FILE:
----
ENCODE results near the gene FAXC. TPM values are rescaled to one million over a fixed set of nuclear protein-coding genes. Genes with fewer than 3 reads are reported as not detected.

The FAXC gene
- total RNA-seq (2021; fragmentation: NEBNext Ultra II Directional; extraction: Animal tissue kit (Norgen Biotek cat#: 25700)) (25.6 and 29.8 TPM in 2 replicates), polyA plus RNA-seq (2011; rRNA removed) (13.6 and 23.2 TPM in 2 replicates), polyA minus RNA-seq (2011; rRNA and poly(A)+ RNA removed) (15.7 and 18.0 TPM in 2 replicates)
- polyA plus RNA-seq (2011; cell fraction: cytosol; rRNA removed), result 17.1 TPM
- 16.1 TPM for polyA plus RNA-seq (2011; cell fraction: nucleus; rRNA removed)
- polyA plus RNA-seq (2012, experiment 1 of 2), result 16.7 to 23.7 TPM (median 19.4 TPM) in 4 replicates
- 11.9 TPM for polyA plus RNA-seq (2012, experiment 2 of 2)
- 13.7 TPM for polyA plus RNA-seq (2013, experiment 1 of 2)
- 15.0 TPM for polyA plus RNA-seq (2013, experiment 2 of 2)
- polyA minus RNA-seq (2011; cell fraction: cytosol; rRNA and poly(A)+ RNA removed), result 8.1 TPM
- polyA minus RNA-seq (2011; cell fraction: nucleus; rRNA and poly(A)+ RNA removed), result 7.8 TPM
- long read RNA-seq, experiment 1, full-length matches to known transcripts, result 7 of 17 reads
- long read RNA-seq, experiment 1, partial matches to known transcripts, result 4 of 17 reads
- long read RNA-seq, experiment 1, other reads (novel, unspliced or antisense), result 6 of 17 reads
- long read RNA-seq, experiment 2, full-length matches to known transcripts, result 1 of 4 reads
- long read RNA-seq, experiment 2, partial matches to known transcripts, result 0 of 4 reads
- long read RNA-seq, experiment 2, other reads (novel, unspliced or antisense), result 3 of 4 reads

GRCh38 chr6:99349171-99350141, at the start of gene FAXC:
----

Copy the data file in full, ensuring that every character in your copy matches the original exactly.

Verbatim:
ENCODE results near the gene FAXC. TPM values are rescaled to one million over a fixed set of nuclear protein-coding genes. Genes with fewer than 3 reads are reported as not detected.

The FAXC gene
- total RNA-seq (2021; fragmentation: NEBNext Ultra II Directional; extraction: Animal tissue kit (Norgen Biotek cat#: 25700)) (25.6 and 29.8 TPM in 2 replicates), polyA plus RNA-seq (2011; rRNA removed) (13.6 and 23.2 TPM in 2 replicates), polyA minus RNA-seq (2011; rRNA and poly(A)+ RNA removed) (15.7 and 18.0 TPM in 2 replicates)
- polyA plus RNA-seq (2011; cell fraction: cytosol; rRNA removed), result 17.1 TPM
- 16.1 TPM for polyA plus RNA-seq (2011; cell fraction: nucleus; rRNA removed)
- polyA plus RNA-seq (2012, experiment 1 of 2), result 16.7 to 23.7 TPM (median 19.4 TPM) in 4 replicates
- 11.9 TPM for polyA plus RNA-seq (2012, experiment 2 of 2)
- 13.7 TPM for polyA plus RNA-seq (2013, experiment 1 of 2)
- 15.0 TPM for polyA plus RNA-seq (2013, experiment 2 of 2)
- polyA minus RNA-seq (2011; cell fraction: cytosol; rRNA and poly(A)+ RNA removed), result 8.1 TPM
- polyA minus RNA-seq (2011; cell fraction: nucleus; rRNA and poly(A)+ RNA removed), result 7.8 TPM
- long read RNA-seq, experiment 1, full-length matches to known transcripts, result 7 of 17 reads
- long read RNA-seq, experiment 1, partial matches to known transcripts, result 4 of 17 reads
- long read RNA-seq, experiment 1, other reads (novel, unspliced or antisense), result 6 of 17 reads
- long read RNA-seq, experiment 2, full-length matches to known transcripts, result 1 of 4 reads
- long read RNA-seq, experiment 2, partial matches to known transcripts, result 0 of 4 reads
- long read RNA-seq, experiment 2, other reads (novel, unspliced or antisense), result 3 of 4 reads

GRCh38 chr6:99349171-99350141, at the start of gene FAXC: